Let Your Fingers Do the “Talking”

Above is a play on words of the famous 60s slogan “Let Your Fingers do the Walking” for the Yellow Pages commercial business phone book.

Even today, with internet search engines, we still let our fingers do the walking to find information. But while communication technology may be more efficient for business transactions, according to my mom, it comes at a high cost to our interpersonal communication and human interaction.

“Even with all these devices and numerous communication channels, we talk less, and phone etiquette is a lost art”  ~A former 1960’s PBX555 switchboard operator. (my mom).

front view of a phone switchboard
Bell System by Western Electric Switchboard PBX 555: Photo credit Live Auctioneer

Less interaction leaves us with fewer opportunities to practice humanity. And if you’ve spent time on social media, it’s evident the internet can sometimes be hostile territory, the antithesis of social networking.

So, if your livelihood depends on putting the network back in networking, like the switchboard operator, make sure the friendly voice on the line is yours.

I learned this lesson the hard way after trading in my Blackberry Storm for an iPhone in 2013. My Blackberry was a perfect digital assistant, but it wasn’t social, so I focused on maintaining my connections.

Once I got the iPhone, I spent so much time on social networks and iMessages – I didn’t want to take any phone calls.

My motto, “if I wasn’t in you, you in me, or had something on me -we didn’t need to speak on the phone.”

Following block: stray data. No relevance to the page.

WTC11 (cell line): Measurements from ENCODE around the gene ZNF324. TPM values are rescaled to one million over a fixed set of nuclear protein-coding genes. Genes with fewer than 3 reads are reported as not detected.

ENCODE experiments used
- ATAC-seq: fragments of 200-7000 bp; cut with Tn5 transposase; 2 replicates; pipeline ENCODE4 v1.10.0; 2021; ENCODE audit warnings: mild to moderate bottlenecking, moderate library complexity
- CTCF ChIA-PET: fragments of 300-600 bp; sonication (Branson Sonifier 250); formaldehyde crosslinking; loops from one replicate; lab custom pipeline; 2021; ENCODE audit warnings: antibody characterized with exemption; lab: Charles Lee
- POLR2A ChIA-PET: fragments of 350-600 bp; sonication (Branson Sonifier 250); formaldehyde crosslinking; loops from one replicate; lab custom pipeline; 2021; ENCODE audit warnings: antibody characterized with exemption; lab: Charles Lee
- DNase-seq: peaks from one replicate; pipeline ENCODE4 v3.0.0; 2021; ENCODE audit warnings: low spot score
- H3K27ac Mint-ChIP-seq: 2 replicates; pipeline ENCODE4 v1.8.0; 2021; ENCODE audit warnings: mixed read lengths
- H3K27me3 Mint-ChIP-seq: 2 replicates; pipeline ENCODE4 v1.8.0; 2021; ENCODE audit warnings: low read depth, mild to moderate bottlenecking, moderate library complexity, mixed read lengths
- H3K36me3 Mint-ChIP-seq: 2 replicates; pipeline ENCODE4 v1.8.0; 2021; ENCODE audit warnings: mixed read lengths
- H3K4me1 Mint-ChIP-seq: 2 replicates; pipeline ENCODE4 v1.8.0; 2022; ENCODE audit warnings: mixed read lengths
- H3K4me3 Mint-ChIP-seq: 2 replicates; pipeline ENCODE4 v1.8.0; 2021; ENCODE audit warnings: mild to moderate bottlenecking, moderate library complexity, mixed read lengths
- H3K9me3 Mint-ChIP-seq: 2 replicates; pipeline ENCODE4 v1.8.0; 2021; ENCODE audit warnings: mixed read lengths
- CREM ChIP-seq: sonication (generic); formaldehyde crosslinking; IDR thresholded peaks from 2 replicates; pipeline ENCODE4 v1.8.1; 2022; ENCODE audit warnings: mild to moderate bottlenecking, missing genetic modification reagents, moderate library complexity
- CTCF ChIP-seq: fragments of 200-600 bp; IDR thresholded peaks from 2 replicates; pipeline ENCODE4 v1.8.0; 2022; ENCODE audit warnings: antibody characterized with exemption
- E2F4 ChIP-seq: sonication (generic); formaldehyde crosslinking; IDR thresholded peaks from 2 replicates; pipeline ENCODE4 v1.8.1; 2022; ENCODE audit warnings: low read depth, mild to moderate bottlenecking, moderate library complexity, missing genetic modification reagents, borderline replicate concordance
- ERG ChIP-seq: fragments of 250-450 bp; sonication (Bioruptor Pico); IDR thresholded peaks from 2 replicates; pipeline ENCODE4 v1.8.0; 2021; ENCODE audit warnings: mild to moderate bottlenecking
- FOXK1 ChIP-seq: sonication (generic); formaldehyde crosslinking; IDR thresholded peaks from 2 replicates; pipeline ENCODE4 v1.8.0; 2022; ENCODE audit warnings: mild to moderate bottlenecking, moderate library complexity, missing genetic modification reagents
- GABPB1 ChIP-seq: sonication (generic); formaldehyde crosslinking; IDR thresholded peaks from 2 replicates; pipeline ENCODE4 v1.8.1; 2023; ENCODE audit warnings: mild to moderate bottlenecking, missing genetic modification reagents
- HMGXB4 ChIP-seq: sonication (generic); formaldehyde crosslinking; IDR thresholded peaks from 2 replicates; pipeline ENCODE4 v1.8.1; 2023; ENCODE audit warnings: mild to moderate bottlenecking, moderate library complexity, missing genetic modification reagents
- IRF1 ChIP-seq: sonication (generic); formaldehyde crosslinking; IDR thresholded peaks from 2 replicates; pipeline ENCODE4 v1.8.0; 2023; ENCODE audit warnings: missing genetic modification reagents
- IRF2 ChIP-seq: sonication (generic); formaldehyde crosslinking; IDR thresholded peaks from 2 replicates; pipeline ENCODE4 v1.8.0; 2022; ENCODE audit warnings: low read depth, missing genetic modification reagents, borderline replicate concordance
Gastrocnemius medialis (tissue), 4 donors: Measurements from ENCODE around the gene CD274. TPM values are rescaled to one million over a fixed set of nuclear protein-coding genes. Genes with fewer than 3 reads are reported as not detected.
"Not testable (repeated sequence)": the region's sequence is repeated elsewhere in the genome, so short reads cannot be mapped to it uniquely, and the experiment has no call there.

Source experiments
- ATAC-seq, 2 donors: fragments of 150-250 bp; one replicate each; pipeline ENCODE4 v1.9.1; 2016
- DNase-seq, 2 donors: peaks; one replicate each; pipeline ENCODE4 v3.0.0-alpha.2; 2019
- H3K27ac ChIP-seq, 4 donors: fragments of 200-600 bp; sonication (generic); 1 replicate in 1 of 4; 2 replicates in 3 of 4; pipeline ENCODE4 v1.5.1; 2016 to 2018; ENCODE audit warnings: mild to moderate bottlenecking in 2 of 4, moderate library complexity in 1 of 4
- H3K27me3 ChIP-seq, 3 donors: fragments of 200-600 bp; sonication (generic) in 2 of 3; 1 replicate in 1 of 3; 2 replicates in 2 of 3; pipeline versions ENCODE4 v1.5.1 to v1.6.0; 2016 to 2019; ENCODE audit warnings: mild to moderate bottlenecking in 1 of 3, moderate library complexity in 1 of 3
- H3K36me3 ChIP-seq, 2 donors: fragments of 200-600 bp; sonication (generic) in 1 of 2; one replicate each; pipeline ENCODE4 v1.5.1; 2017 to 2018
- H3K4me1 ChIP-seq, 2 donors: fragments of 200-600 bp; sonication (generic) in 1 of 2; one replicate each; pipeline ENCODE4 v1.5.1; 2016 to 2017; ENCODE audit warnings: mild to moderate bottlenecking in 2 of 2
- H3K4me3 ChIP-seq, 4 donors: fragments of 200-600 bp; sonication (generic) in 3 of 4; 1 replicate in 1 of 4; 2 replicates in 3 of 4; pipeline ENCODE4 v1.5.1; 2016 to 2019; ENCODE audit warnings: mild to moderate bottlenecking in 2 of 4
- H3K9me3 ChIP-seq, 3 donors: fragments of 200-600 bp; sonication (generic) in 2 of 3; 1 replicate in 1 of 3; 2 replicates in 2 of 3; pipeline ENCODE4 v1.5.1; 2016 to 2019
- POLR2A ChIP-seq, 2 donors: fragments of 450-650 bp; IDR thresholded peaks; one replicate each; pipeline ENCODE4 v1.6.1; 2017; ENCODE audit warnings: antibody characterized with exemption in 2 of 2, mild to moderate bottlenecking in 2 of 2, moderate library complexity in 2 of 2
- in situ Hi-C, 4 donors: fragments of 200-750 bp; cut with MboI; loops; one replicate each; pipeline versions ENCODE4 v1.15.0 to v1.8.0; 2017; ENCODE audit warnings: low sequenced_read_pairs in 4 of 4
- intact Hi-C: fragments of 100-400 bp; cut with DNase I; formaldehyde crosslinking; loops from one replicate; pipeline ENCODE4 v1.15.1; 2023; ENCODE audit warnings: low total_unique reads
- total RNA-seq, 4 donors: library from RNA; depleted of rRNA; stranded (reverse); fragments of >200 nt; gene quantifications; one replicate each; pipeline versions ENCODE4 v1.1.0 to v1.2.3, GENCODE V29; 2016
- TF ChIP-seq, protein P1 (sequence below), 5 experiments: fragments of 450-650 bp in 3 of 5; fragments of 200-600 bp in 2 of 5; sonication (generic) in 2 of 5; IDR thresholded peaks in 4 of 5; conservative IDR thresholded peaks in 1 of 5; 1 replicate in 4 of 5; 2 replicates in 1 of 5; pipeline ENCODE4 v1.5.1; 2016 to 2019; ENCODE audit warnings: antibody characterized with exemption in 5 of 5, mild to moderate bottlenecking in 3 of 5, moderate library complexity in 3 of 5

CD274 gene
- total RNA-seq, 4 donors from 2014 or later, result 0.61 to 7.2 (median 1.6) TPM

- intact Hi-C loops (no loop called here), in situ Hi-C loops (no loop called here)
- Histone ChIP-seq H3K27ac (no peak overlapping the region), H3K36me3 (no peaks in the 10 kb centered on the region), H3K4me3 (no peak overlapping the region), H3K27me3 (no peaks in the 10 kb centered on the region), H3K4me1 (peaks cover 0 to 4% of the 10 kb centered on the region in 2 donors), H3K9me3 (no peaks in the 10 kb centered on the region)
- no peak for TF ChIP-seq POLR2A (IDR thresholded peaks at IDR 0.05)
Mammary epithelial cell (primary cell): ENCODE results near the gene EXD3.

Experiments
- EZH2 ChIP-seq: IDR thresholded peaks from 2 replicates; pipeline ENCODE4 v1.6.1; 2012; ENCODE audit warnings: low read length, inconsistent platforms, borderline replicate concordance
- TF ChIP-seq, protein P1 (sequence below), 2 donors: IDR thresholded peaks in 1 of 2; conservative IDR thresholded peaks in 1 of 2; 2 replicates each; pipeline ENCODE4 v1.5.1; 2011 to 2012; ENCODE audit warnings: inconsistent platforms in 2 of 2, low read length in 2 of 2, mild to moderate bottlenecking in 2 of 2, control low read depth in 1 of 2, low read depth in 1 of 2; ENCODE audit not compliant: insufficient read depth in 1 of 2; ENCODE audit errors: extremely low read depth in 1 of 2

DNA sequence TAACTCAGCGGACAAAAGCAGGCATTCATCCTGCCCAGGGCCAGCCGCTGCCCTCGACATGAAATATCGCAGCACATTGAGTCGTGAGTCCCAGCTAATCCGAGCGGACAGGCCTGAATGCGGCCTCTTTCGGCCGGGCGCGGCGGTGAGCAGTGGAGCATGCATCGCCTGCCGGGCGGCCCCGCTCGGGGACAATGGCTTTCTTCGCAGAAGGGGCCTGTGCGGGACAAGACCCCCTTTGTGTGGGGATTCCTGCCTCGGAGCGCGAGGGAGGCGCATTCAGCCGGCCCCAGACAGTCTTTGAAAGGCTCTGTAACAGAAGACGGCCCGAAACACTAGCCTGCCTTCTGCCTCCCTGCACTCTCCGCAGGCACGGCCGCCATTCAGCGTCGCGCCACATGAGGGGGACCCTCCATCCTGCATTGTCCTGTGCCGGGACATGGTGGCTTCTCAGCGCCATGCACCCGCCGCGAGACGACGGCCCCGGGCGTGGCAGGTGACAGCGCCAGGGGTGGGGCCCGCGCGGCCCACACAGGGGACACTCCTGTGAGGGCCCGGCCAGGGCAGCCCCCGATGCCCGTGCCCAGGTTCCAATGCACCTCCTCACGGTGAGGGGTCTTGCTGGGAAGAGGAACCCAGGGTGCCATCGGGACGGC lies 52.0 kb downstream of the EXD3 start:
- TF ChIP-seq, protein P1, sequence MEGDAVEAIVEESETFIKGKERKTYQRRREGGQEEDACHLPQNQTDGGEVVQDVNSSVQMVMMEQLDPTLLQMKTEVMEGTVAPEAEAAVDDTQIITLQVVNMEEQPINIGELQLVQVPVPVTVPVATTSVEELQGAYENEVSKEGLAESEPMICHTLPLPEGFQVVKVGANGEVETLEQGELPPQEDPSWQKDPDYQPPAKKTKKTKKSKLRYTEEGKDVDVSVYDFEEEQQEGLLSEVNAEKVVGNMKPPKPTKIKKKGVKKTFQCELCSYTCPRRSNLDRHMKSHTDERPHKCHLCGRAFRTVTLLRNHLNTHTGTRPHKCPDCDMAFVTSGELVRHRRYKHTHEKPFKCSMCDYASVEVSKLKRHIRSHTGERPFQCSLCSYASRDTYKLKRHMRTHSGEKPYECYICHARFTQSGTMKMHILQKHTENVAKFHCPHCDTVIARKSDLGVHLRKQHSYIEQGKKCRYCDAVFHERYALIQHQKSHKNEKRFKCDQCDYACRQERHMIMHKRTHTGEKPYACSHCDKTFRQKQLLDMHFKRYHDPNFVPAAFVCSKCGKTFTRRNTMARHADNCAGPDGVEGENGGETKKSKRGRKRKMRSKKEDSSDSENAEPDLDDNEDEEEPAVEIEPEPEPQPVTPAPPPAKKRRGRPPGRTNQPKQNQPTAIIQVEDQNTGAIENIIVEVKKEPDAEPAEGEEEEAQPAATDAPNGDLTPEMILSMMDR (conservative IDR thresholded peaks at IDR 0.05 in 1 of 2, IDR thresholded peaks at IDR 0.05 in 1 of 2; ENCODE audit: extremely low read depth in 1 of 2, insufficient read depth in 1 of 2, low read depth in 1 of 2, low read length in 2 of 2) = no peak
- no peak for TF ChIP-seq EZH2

If someone left a voicemail, I would reply with text.

Unfortunately, my no-voice rule resulted in my virtual network growing in direct proportion to my real network’s shrinkage. When I deleted my Facebook account in 2014, I left behind hundreds of virtual friends -and very few traverse digital to join me in the real world. 5 years later, I’ve slowly built up my professional and personal network. Today, I spend hours on the phone, either interviewing subjects for features, brainstorming with prospects, or just to shoot the breeze with friends.

And the best part is it’s so satisfying. It feels like an actual in-person visit. No, carefully thought out responses, no lolls. It’s spontaneous, and there’s a lot of real belly laughs. A gift I’ve given to myself because I used my fingers to press accept or punched in a number, and they answered.

In Architecture, there’s a saying, “less is more.” When it comes to communication technology, this minimalist approach works with phones too.

As Bell’s 1965 ad promotes:

“Long Distance, It’s the next best thing to being there.” [1]

I do have one question about personal phone calls.

If someone phones you, is it to check up on you – or are they calling to talk about themselves.